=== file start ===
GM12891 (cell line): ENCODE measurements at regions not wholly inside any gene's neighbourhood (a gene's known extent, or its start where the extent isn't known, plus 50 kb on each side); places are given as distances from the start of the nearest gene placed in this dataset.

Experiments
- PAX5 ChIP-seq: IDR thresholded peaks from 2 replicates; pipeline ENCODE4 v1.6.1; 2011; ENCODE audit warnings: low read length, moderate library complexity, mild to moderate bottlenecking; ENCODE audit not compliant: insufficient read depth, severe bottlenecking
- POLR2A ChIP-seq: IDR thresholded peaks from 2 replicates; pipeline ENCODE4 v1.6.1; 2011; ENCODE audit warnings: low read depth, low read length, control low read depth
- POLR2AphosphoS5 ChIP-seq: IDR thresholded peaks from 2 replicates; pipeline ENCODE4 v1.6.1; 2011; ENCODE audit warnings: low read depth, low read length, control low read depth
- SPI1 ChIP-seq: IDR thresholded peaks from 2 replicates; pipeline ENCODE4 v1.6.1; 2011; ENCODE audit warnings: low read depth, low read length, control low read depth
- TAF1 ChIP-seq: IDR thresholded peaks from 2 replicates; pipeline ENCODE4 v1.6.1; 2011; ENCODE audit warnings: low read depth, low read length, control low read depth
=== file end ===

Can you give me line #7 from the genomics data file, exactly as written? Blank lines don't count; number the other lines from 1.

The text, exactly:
- TAF1 ChIP-seq: IDR thresholded peaks from 2 replicates; pipeline ENCODE4 v1.6.1; 2011; ENCODE audit warnings: low read depth, low read length, control low read depth